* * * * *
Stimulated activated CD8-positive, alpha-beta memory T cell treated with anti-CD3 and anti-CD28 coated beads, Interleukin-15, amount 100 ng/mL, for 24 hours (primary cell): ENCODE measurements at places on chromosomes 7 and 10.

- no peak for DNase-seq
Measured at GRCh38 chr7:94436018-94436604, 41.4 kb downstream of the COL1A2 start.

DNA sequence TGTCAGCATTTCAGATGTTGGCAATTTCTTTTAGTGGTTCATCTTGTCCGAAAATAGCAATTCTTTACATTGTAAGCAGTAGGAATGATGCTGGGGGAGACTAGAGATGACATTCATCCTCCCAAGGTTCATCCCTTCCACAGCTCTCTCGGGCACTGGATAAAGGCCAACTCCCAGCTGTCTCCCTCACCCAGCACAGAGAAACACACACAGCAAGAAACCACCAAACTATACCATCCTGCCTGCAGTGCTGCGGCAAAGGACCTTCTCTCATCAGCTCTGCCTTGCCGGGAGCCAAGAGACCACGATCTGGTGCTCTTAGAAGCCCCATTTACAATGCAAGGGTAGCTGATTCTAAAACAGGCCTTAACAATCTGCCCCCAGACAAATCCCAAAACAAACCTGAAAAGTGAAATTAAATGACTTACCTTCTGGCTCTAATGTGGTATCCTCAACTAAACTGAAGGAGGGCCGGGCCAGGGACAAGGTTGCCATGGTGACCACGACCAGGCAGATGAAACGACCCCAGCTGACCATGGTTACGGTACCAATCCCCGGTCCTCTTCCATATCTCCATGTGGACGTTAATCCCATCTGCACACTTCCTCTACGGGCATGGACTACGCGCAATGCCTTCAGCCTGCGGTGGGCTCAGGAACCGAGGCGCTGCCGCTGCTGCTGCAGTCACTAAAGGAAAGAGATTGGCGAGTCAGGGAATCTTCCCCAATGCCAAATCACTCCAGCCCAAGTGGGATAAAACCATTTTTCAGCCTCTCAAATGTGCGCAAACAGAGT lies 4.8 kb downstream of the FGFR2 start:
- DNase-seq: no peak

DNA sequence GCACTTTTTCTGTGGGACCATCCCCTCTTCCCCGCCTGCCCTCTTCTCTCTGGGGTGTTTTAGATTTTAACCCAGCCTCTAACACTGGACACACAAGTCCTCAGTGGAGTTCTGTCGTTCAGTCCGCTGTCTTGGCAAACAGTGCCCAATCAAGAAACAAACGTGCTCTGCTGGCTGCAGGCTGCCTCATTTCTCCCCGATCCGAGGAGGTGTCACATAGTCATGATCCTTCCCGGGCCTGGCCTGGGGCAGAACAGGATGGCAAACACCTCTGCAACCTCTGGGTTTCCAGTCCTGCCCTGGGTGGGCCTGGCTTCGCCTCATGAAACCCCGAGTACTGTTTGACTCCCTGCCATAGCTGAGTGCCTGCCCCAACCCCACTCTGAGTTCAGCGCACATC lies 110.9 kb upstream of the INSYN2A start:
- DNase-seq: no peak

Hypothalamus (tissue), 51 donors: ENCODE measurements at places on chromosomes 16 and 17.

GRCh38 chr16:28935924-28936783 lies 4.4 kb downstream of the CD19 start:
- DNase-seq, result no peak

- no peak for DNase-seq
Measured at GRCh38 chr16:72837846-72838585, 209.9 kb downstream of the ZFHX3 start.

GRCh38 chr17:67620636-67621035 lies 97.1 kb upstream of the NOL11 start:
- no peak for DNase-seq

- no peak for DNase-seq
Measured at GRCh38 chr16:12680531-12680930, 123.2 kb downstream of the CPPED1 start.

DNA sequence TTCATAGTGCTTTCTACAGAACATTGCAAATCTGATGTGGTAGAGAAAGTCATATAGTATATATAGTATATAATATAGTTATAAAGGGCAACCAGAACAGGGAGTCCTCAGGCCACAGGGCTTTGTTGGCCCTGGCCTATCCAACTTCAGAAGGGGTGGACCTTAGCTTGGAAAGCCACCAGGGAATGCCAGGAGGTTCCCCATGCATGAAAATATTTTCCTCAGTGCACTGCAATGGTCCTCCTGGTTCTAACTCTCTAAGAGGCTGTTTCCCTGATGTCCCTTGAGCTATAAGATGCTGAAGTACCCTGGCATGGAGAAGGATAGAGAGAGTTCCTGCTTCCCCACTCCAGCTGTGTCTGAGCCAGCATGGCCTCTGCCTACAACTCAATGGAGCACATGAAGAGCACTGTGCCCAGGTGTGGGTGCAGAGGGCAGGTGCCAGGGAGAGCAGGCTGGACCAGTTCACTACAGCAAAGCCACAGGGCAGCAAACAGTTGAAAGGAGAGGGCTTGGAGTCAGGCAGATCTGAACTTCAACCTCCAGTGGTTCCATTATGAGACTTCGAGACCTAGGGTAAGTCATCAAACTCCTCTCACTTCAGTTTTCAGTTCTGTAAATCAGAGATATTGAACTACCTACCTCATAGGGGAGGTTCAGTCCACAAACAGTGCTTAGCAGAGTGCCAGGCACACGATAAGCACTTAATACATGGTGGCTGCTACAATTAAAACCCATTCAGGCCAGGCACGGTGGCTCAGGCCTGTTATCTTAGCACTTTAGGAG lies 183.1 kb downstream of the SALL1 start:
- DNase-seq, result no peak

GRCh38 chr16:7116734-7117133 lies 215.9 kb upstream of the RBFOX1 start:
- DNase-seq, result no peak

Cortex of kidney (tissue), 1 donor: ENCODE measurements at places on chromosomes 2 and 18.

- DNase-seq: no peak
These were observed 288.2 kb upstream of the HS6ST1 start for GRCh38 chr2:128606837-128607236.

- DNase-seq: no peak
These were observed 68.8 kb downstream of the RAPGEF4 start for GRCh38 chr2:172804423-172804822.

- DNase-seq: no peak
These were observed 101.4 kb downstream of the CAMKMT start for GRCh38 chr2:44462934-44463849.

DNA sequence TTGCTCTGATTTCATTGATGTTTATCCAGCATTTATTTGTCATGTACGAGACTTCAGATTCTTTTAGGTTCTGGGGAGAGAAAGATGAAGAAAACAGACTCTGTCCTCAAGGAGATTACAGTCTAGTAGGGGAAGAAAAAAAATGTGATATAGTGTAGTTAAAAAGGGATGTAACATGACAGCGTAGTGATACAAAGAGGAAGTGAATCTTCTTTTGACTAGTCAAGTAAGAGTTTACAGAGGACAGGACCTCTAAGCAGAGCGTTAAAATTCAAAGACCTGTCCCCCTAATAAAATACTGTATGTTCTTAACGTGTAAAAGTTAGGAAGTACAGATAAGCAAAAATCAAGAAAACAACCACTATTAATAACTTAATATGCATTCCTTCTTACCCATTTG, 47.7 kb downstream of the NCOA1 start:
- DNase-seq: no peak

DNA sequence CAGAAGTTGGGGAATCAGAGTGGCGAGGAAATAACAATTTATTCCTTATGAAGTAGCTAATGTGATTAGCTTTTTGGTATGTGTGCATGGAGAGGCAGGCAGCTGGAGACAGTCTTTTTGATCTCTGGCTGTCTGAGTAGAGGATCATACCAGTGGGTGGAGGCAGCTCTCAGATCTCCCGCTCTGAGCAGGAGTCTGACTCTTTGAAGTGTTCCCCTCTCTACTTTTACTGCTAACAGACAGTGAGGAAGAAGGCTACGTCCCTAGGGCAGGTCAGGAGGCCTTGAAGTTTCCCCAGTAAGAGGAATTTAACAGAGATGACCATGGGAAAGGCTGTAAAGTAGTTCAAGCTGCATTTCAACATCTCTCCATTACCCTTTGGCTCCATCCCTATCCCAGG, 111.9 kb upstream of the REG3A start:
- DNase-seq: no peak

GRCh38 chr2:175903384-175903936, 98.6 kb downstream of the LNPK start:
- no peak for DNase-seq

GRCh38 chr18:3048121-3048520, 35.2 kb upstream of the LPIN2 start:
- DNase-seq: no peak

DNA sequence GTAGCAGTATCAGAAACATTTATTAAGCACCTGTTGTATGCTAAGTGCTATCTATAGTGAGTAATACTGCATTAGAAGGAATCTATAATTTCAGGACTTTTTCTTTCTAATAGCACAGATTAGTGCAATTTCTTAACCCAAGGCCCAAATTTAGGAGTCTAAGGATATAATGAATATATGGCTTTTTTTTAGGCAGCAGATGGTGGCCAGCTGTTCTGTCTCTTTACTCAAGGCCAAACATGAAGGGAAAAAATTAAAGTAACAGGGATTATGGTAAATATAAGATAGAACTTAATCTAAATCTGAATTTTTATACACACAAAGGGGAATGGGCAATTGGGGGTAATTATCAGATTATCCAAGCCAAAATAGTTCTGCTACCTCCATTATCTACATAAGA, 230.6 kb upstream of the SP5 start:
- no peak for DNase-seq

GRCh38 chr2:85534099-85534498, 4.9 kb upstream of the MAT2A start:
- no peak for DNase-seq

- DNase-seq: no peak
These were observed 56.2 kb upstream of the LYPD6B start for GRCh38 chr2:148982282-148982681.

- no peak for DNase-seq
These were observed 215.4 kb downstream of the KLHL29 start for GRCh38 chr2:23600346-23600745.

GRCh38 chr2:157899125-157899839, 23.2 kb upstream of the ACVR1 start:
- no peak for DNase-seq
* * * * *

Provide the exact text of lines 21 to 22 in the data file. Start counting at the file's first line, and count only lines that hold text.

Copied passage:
Cortex of kidney (tissue), 1 donor: ENCODE measurements at places on chromosomes 2 and 18.

- DNase-seq: no peak